Libertarian gubernatorial candidate talks fiscal, social policy
Sarvis' poll numbers will not translate to Election Day , Skelley says
Libertarian gubernatorial candidate Robert Sarvis spoke to University students and community members Thursday evening, discussing his role as a third-party candidate in the November election. The event was hosted by the Liberty Coalition, a student organization that advocates classical liberalism and the Libertarian party.
Sarvis discussed his positions on a wide range of issues, making a point to distinguish himself from Democratic candidate Terry McAuliffe and Attorney General Ken Cuccinelli, the Republican candidate.
Ultimately, Sarvis said, his election would mean less government regulation in the marketplace.
“In order to get our economy going again, we have to have an open and competitive market in every industry,” Sarvis said.
Sarvis also said much of Virginia’s economic hardship stems from leadership that does not understand economic realities.
“When you don’t have people who understand the problem, you get no prioritization of issues,” Sarvis said.
Sarvis also discussed his position on the civil liberties, advocating marijuana legalization and allowing same-sex marriage in the state.
“The government ought to make marriage equal to all, no matter of sex,” Sarvis said. “Same-sex marriage should be offered on an equal basis.”
Sarvis continuously referenced his opponents in the race — McAuliffe and Cuccinelli — expressing his confidence that his platform was the strongest of the three, notably his stance on health care.
“The Libertarian approach is superior to both Democrats’ and Republicans’, because it will protect workers from [the] connection [of] employment with insurance, from charges that raise the price of insurance,” Sarvis said.
Fourth-year College student Dylan Brewer, the president of the Liberty Coalition, said that it was important for students to hear Sarvis’ perspective regardless of his effect on the prevailing two-party system.
“We just want to give students a chance to hear from another candidate apart from Cuccinelli and McAuliffe,” Brewer said. “Robert Sarvis is polling around 10 percent, which is pretty incredible for a third-party candidate.”
Third parties have been historically marginalized in Virginia elections, and have traditionally had little chance of winning major elections, Center for Politics spokesperson Geoffrey Skelley said.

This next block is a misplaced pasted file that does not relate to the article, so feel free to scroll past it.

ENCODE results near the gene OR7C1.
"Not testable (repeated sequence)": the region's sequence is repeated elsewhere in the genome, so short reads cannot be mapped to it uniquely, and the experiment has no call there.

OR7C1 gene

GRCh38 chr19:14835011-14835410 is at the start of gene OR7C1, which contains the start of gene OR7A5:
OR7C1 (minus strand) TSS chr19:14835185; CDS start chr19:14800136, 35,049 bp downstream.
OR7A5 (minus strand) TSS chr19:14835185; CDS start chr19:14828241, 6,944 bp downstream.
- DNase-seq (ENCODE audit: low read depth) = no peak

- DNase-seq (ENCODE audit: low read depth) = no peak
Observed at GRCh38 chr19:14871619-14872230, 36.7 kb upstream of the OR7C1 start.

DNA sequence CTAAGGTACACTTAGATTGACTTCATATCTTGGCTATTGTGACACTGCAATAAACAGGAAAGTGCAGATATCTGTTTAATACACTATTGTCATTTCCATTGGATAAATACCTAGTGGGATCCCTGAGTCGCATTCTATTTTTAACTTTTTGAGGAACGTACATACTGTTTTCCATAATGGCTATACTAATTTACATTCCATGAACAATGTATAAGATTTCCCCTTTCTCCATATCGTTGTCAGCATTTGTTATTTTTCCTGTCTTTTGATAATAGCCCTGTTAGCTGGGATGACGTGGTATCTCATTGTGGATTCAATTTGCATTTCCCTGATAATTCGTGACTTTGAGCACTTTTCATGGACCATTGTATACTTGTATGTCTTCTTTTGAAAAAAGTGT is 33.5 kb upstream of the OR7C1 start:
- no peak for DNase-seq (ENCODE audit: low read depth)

“The last time someone not running expressly as a Democrat or Republican won a gubernatorial election in Virginia was in the 19th century,” Skelley said.
If anything, Sarvis’ candidacy will likely hurt Cuccinelli’s chances of winning the election, Skelley said.
“Studies and polls show that voters who vote for Libertarians are more likely to vote for Republicans, so Cuccinelli is hurt by Sarvis’ candidacy more than McAuliffe,” Skelley said.
But third-year College student Elizabeth Minneman, the president of College Republicans, said this view is oversimplified.
“I think that it’s unfortunate that people think that’s true,” Minneman said. “I think he pulls [votes] from both sides.”
Brewer agreed that it is possible Sarvis would take votes from Cuccinelli, but said the effect would not be significant.
“I think that it’s theoretically possible that Sarvis is siphoning votes away from Cucinelli and toward McAuliffe,” Brewer said. “I don’t think that those would make the necessary difference for Cucinelli to win.”
Though a polling average of around 10 percent may be encouraging to Sarvis supporters, Skelley said the statistic likely would not reflect actual voter support on Election Day.
“I do think that Sarvis’ support is soft and that he will not get 10 percent of the vote,” Skelley said. “This is because voters like to vote for someone they think actually has a chance of winning, causing them to strategically vote even if they are not 100 percent okay with their choice. Third-party and independent candidates often poll much better than they perform on Election Day, and I think Sarvis will do the same.”